How To Fix Dry Eyes from Contacts

Comfort is very important when wearing contact lenses. Do you feel like your eyes are dry when you are wearing contacts? 

There is a difference between having dry eye symptoms when wearing contacts vs having dry eye syndrome. 

Dry eye symptoms are associated with contact lens discomfort (CLD). It is believed to be one of the main reasons some people give up wearing contact lenses.

Fixing Dry Eyes from Contacts

Dry eyes can arise from different causes. As a result, treatment methods can vary. If you’re suffering from dry eyes, your doctor may recommend contacts for you.

Constant wearing of contacts can dry out your eyes. This results in contact lens induced dry eyes (CLIDE). The drying out occurs because the contact lens material limits the flow of oxygen to the eye. Without a steady flow of oxygen your eyes struggle to develop tears.

The prevalence of dry eyes syndrome increases with age. An estimated 3.2 million women aged 50 and over are affected. About 1.68 million men aged 50 and over are also affected.

Having dry eyes means the tear film meant to moisturize your eyes isn’t working as well as it should. But don’t give up hope yet, this doesn’t rule out your ability to wear contacts.

The first thing you should consider when choosing contacts is the lens material. You should choose a lens material that will best satisfy your needs.

Different types of contact lens

About 45 million people in America wear contact lenses. It helps people see better without affecting their appearance or interfering with their activities.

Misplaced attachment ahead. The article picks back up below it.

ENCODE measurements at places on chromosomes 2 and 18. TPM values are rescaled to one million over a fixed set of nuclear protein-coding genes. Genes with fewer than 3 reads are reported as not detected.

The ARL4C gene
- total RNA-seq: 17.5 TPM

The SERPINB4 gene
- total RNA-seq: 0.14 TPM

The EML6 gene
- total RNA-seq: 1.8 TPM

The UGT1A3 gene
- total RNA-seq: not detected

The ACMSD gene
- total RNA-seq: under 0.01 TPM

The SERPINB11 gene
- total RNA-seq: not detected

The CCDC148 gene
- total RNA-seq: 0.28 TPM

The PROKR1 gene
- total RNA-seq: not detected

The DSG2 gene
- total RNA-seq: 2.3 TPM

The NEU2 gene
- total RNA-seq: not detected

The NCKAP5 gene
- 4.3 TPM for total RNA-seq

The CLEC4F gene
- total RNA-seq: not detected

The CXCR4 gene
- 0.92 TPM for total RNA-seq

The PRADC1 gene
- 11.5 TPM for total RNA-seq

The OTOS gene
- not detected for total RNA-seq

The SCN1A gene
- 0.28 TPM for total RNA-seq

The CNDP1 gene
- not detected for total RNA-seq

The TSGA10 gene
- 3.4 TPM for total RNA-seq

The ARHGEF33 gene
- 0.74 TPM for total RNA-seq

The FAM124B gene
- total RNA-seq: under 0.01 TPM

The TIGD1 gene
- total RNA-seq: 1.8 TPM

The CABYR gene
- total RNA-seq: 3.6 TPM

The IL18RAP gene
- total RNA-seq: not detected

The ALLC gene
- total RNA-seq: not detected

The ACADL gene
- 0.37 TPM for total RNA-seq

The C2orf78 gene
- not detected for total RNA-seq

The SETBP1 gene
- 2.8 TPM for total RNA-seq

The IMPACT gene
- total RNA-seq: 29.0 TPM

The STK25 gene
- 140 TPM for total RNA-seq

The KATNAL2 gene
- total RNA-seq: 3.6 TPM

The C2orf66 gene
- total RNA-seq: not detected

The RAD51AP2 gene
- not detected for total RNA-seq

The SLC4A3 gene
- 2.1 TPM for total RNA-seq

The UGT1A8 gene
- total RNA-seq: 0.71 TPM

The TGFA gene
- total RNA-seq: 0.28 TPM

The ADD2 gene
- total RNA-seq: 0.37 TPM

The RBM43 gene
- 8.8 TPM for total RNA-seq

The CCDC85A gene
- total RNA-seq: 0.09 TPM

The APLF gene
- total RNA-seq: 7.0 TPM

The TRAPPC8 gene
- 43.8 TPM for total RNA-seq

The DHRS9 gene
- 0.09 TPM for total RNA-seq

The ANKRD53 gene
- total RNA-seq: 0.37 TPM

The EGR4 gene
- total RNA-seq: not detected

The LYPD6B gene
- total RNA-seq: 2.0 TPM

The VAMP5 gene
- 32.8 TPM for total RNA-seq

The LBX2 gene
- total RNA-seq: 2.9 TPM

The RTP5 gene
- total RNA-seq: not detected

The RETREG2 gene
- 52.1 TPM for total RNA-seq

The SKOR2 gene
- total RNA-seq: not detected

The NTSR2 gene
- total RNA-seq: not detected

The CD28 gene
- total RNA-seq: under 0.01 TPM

Fixing dry eyes with contacts starts with a visit to your eye doctor. The eye doctor evaluates the cause of your dryness symptoms and prescribes the best treatment for you.

Contacts with higher water content can actually worsen dry eyes. You can find contacts that range from 20%-70% water. One would think that the more water the better, however, this is not the case. Contacts that have a higher “wetness” actually draw water away from it’s surroundings in order to maintain the high water content. In this case, water is being pulled from your already dry eyes resulting in them feeling worse. Dry eye sufferers should consult with their doctor to discuss the best type of contact lens and request samples to try.

There are different types of contact lenses. They are based on the type of lens material they are made of. Your eye doctor can recommend any of the following contacts to you:

Soft lenses 

They are made from gel-like, water-containing plastics called hydrogels. They are very thin and flexible. They are comfortable and easy to wear. 

They may be recommended for people with chronic dry eyes. They have the ability to hold water. They stay in place and are easy to adjust unlike hard contacts.

They also allow oxygen to pass through to let the eyes breathe. This increases comfort. It also helps to maintain eye health.

Silicone hydrogel lenses

They are an advanced type of soft contact lenses. They are more porous than regular hydrogel lenses. They allow more oxygen to reach the cornea. They are now the most popular lenses prescribed in the United States.

They are sometimes called “bandage” lenses. Silicone hydrogel contacts require less moisture than other contacts. 

They don’t allow water to evaporate as easily as other lenses. They reduce dry eye better than regular hydrogel contacts.

They provide comfort for dry eyes sufferers.